Thank you everyone for your suggestions. I had looked at birdlife before but had not noticed the page you supplied MJB, thank you for that. All the information provided is most appreciated and of course quite helpful in
 

jogresh

Bimble and patch
What about barabensis? (or an intergrade with cachinnans). A numerous taxon in the Middle East. I don't know enough about them i'm afraid!
 

bhutjoe

Well-known member
Thank you everyone for your comments and the links. Lots to look at and study:) I very much appreciate your help and suggestions. Lots to research during my downtime here.
steve
 

lou salomon

the birdonist
structure and plumage all point towards a Larus (fuscus) barabensis. typically such female types have shortish yellow legs (shorter and more yellow than in caspian). as to lack of mirrors - like Roland told, these seem to be worn off (note round wingtip). it could well be a 4rd cycle (4cy) - some barabensis are adult like at this time of year and this at this age.
 

bhutjoe

Well-known member
Thank you Lou and everyone for your comments and especially for taking the time to look and think about these bird. There have 3 or 4 gulls hanging around the last few days, about a month or two absence. Some have seemed quite darker back and wings then others but that could be just the light. A little egret was standing along the water line close to one gull and they looked about the same size.
Anyways, back to the links provided, much appreciated, to study more:). Even though there are only LBBG and Armenian as being common (and black headed of course) around here I am having difficulty telling them apart.
much appreciated
steve
 

jogresh

Bimble and patch
Keep on getting the pics, as it all adds to our knowledge of the gulls of the area. It may help you to ID them, if you are up to date with latest taxonomy and distribution info. From my limited understanding i would think that barabensis is probably the most numerous taxon. Armenian may be a passage bird but i'm not sure how numerous. Cachinnans or intergrades might possibly occur. There is debate as to which species are included within the "Lesser Black Backed" group but most will not reach Baghdad; heuglini is the only likely contender i would think (perhaps an outside chance of L. f. fuscus) but again may not be numerous. Some taxa are more likely to linger or even spend the winter, along rivers far from the coast.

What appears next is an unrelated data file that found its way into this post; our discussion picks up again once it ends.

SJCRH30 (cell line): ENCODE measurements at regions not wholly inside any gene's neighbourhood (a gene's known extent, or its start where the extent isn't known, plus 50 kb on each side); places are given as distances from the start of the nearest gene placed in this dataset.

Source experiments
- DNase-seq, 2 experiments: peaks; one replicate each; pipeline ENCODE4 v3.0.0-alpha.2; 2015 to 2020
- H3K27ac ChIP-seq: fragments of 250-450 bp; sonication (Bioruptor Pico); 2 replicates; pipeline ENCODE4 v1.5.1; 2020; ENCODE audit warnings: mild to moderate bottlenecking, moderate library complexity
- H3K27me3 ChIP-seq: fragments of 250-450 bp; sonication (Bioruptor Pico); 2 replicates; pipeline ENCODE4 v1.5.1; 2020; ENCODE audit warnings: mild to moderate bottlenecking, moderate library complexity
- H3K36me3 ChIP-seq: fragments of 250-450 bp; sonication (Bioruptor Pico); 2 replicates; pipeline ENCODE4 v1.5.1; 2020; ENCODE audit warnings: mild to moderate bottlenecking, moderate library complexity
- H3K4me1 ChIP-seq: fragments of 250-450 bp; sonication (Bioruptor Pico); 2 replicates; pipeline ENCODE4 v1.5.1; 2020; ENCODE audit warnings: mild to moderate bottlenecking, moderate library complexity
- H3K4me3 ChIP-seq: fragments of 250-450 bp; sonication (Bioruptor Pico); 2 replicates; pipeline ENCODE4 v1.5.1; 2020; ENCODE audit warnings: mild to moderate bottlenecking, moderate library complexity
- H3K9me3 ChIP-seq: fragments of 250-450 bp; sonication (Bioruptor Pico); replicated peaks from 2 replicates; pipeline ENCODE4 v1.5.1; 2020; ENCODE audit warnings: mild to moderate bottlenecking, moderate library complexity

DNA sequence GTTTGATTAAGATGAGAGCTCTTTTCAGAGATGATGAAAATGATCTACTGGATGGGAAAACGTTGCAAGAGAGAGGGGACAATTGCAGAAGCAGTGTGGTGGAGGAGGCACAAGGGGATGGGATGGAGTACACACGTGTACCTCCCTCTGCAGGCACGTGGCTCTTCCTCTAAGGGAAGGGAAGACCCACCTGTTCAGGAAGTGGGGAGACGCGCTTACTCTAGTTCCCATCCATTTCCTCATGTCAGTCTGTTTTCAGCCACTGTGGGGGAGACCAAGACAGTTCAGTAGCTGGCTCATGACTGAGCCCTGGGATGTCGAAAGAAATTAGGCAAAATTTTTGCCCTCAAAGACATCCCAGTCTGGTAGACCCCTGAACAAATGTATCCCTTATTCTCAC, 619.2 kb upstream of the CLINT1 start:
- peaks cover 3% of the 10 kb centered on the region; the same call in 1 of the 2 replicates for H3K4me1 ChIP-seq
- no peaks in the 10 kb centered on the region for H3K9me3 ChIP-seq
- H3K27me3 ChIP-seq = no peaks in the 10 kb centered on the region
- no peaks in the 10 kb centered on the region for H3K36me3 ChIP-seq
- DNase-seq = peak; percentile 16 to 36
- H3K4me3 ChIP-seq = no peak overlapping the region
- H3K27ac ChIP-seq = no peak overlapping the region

Vyomkesh

Well-known member
India
Keep on getting the pics, as it all adds to our knowledge of the gulls of the area. It may help you to ID them, if you are up to date with latest taxonomy and distribution info. From my limited understanding i would think that barabensis is probably the most numerous taxon. Armenian may be a passage bird but i'm not sure how numerous. Cachinnans or intergrades might possibly occur. There is debate as to which species are included within the "Lesser Black Backed" group but most will not reach Baghdad; heuglini is the only likely contender i would think (perhaps an outside chance of L. f. fuscus) but again may not be numerous. Some taxa are more likely to linger or even spend the winter, along rivers far from the coast.
This is one of the most complex taxa, eBird keeps heuglini and barabensis in Lesser Black Backed (as per 2019 update), but to be on safer side, I believe its best we use them as separate in discussions.
 
ZEISS. Discover the fascinating world of birds, and win a birding trip to Columbia
ZEISS. Discover the fascinating world of birds, and win a birding trip to Columbia
ZEISS. Discover the fascinating world of birds, and win a birding trip to Columbia